14. Jun 2024

CO2 emissions and citrus peels to plastics

CO2 emissions and citrus peels to plastics

AIMPLAS (Valencia, Spain) promotes the development of new sustainable and efficient materials for the construction industry obtained from carbon dioxide (CO2) generated by industries in the Valencian Community and waste produced by the citrus sector.

Also participating in the project are the Institute of Chemical Technology (ITQ, UPV-CSIC) , Zuvamesa, a company specializing in producing citrus juice, Lamberti Iberia, a producer of chemical products, and Laurentia Technologies, which specializes in the synthesis and manufacture of nanomaterials.

The aim of the project is to contribute new, sustainable formulations using CO2 and waste from the citrus industry in Valencia to make materials for the construction industry.

This research project has received economic funding from the Valencian Innovation Agency (AVI) and the European Union within the framework of the Valencian Community ERDF Programme for the 2021-2027 period.

The aim of the BUILD-LIMONENE initiative is to develop new additives and biodegradable materials with a lower carbon footprint that can be used in the construction industry and become viable alternatives to the materials currently available in the market. Some of the most in-demand applications are sustainable polymers, additives and coatings.

This new technology will contribute to the recovery of waste from different industrial sectors that all play an important role in the Valencian Community, such as food waste, especially citrus waste. BUILD-LIMONENE will make it possible to use citrus peels and generated CO2 emissions and apply them in the construction industry.

Sustainable alternatives to raw materials of fossil origin
This project presents an additional advantage over traditional markets of additives and coatings for construction materials. Currently, most materials are obtained from raw materials of fossil origin and there are practically no sustainable alternatives.

Based on this goal, the processes of producing polycarbonates and polyurethanes based on or synthesized from CO2 are being studied to open a new field of innovation that promotes the development of new construction materials with fewer negative effects.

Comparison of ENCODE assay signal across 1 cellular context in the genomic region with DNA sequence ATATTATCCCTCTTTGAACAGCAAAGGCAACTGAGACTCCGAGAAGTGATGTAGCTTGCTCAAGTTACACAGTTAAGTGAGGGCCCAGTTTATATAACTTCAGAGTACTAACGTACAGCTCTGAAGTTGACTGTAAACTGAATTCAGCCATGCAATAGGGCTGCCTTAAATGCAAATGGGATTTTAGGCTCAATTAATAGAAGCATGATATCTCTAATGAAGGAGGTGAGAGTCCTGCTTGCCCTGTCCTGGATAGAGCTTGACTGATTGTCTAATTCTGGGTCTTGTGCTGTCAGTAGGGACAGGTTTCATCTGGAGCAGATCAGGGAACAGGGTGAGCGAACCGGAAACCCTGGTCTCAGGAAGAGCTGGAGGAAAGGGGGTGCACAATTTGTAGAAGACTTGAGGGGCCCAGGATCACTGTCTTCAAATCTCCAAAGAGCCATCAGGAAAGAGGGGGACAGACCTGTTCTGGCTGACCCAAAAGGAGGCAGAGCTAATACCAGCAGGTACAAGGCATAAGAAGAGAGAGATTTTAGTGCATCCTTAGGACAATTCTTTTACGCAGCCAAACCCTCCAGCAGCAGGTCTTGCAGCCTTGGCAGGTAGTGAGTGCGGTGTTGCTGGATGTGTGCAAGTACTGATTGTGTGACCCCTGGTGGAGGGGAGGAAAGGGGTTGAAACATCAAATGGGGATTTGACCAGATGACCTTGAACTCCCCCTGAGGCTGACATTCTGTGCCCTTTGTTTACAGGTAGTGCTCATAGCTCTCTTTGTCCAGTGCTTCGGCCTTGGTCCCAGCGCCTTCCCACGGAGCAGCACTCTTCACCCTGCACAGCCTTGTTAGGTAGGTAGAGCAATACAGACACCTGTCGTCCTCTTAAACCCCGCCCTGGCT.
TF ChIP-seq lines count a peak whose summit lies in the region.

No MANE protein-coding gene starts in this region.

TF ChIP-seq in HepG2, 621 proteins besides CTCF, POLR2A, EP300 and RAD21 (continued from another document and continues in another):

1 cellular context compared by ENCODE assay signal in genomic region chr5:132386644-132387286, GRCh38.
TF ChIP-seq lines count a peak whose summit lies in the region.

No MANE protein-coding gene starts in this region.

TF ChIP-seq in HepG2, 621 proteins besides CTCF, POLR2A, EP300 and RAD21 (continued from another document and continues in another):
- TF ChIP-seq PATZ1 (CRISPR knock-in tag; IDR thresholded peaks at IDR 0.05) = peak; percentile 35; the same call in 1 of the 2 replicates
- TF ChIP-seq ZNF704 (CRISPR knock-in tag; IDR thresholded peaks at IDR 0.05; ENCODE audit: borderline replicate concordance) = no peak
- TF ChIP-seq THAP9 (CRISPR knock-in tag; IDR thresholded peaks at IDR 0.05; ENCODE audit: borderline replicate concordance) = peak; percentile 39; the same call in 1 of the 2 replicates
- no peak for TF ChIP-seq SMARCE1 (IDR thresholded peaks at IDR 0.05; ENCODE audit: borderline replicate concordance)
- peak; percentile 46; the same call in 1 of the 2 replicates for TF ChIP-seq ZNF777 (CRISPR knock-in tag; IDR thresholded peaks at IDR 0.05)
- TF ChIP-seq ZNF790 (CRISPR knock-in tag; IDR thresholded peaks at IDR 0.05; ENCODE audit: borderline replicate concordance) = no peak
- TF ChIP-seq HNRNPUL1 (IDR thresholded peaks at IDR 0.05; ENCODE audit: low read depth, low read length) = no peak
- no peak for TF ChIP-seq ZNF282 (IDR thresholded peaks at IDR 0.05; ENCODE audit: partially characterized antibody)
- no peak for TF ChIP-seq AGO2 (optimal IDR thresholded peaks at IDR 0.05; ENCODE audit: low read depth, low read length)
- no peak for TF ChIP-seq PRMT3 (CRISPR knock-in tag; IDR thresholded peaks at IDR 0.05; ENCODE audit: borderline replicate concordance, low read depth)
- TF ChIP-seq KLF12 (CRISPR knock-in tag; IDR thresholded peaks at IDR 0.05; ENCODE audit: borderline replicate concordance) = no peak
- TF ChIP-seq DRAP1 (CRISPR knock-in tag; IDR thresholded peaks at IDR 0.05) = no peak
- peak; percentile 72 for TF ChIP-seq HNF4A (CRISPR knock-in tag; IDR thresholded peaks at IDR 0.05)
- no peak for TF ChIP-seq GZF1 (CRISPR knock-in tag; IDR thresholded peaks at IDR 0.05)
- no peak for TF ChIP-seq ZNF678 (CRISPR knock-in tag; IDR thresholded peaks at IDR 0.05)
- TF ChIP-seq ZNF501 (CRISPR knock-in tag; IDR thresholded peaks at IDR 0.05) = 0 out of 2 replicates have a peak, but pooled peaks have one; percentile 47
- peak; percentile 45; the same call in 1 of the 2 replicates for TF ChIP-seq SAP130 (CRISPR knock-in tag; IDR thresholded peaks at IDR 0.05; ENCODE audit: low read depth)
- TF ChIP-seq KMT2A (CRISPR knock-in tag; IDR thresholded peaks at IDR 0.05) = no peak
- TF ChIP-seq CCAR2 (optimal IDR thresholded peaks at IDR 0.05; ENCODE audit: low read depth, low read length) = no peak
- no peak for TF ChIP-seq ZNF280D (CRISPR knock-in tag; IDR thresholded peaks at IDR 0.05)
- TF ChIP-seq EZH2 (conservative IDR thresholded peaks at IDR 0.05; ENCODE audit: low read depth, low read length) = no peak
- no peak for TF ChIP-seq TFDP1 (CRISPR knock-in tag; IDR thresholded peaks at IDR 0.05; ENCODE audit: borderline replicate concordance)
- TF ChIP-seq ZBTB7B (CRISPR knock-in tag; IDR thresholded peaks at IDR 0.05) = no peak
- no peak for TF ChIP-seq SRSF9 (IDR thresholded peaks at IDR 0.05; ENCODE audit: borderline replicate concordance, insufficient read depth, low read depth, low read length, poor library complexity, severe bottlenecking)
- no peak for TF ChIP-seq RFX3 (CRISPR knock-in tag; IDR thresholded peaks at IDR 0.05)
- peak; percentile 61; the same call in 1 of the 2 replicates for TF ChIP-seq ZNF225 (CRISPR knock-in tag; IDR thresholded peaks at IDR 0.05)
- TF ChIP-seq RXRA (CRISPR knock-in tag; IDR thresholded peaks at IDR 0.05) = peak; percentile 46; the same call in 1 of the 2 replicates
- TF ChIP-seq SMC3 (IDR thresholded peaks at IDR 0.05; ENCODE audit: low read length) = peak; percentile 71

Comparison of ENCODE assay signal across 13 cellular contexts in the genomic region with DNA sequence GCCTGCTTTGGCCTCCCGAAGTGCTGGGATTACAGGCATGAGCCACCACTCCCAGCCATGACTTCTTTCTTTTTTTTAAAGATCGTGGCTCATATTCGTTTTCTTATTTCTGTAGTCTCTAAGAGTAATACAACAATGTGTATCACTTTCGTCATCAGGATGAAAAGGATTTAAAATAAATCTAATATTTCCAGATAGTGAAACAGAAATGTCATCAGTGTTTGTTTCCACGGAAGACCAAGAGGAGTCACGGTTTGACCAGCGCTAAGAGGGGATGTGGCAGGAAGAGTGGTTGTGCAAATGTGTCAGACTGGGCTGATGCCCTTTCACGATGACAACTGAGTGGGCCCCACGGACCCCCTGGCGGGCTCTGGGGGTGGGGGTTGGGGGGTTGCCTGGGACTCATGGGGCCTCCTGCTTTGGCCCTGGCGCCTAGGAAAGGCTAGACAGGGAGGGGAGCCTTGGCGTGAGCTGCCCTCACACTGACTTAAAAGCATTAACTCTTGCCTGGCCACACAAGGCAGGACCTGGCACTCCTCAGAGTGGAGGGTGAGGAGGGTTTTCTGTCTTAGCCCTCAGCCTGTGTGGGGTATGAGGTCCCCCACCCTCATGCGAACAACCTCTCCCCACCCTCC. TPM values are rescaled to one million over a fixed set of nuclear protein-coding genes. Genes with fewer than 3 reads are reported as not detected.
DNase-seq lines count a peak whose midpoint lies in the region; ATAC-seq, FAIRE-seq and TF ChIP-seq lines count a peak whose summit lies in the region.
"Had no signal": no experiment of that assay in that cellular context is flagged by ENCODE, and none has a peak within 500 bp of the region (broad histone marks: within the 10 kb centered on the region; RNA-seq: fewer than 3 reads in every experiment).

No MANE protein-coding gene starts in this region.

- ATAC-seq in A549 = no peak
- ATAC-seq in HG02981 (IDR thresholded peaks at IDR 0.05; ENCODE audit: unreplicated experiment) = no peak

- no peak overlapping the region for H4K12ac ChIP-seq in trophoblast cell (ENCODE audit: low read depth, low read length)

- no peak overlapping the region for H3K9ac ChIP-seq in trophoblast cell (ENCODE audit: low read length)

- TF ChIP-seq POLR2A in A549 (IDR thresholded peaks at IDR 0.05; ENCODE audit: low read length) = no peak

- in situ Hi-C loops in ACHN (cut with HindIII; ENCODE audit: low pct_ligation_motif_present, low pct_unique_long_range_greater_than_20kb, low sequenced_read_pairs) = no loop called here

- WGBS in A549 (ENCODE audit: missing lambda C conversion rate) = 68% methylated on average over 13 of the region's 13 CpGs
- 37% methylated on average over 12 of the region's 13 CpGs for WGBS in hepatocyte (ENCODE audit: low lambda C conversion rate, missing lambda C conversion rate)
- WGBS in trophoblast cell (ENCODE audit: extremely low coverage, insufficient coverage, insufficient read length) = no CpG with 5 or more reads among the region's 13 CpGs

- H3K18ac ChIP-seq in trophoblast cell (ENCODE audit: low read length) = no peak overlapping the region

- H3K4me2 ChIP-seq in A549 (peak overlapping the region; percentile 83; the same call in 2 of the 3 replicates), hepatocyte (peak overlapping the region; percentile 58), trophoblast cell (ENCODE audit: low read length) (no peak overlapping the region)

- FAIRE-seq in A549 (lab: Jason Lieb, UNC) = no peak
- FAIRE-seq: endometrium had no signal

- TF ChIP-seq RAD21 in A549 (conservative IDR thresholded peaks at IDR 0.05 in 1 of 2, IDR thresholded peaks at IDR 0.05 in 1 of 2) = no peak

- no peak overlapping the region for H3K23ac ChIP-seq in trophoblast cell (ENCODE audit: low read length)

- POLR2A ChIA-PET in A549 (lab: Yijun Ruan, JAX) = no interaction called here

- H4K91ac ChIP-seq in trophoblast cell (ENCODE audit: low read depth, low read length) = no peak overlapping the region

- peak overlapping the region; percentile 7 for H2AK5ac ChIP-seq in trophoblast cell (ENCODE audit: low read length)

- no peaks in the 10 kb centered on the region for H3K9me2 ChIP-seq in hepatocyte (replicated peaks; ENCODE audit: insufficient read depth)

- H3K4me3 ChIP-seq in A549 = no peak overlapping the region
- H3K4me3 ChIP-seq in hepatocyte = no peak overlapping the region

The project is currently in the experimentation stage. The catalytic reaction of limonene oxide and CO2 is being optimized so that polycarbonates with specific characteristics can be obtained. It has also been possible to identify the different varieties of oranges and mandarins with the highest limonene content. Limonene is a natural chemical substance that can be extracted from citrus peels and is a fundamental ingredient in these formulations.

Within the framework of this project, AIMPLAS is working on studying and optimizing the processes necessary for combining limonene oxide with CO2 in order to obtain sustainable polymers, while Zuvamesa is in charge of the first step in the chain, the extraction of purified limonene from different Valencia oranges.

The Institute of Chemical Technology (ITQ, UPV, CSIC) is studying the epoxidation reaction of limonene with samples of Valencian oranges and mandarins of different types and sizes. This is done using sustainable catalysts prepared by Laurentia Technologies. Finally, Lamberti Iberia, the company in the additive chemical sector, validates and formulates sustainable materials for the construction industry.

This initiative is aligned with the conclusions on circular economy of the Strategic Committee of Specialized Innovation (CIEI), which includes the development of materials that include CO2 and food waste applied in the construction industry to reduce its carbon footprint. BUILD-LIMONENE is also aligned with the main concepts of Strategy of Intelligent Specialization (S3) of the Valencian Community, which is coordinated with the Council of Innovation, Industry, Commerce and Tourism.


By the way: in issue 05/2012 bioplastics MAGAZINE reported about "Polyurethanes from CO2 and Orange peels" (see: https://issuu.com/bioplastics/docs/bioplasticsmagazine_1205/40)

Privacy policy notice

This website uses external components, such as Fonts, maps, videos or analysis tools that can all be used to collect data about your behavior. Privacy policy